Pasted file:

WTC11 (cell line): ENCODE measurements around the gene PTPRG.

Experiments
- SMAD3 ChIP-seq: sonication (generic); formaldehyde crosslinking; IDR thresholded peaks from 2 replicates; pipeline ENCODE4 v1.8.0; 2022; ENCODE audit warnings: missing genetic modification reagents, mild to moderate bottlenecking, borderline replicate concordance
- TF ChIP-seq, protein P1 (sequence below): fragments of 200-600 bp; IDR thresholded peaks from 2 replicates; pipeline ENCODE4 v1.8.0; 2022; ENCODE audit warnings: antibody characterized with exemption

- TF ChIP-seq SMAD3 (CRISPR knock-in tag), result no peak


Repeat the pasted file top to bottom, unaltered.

WTC11 (cell line): ENCODE measurements around the gene PTPRG.

Experiments
- SMAD3 ChIP-seq: sonication (generic); formaldehyde crosslinking; IDR thresholded peaks from 2 replicates; pipeline ENCODE4 v1.8.0; 2022; ENCODE audit warnings: missing genetic modification reagents, mild to moderate bottlenecking, borderline replicate concordance
- TF ChIP-seq, protein P1 (sequence below): fragments of 200-600 bp; IDR thresholded peaks from 2 replicates; pipeline ENCODE4 v1.8.0; 2022; ENCODE audit warnings: antibody characterized with exemption

- TF ChIP-seq SMAD3 (CRISPR knock-in tag), result no peak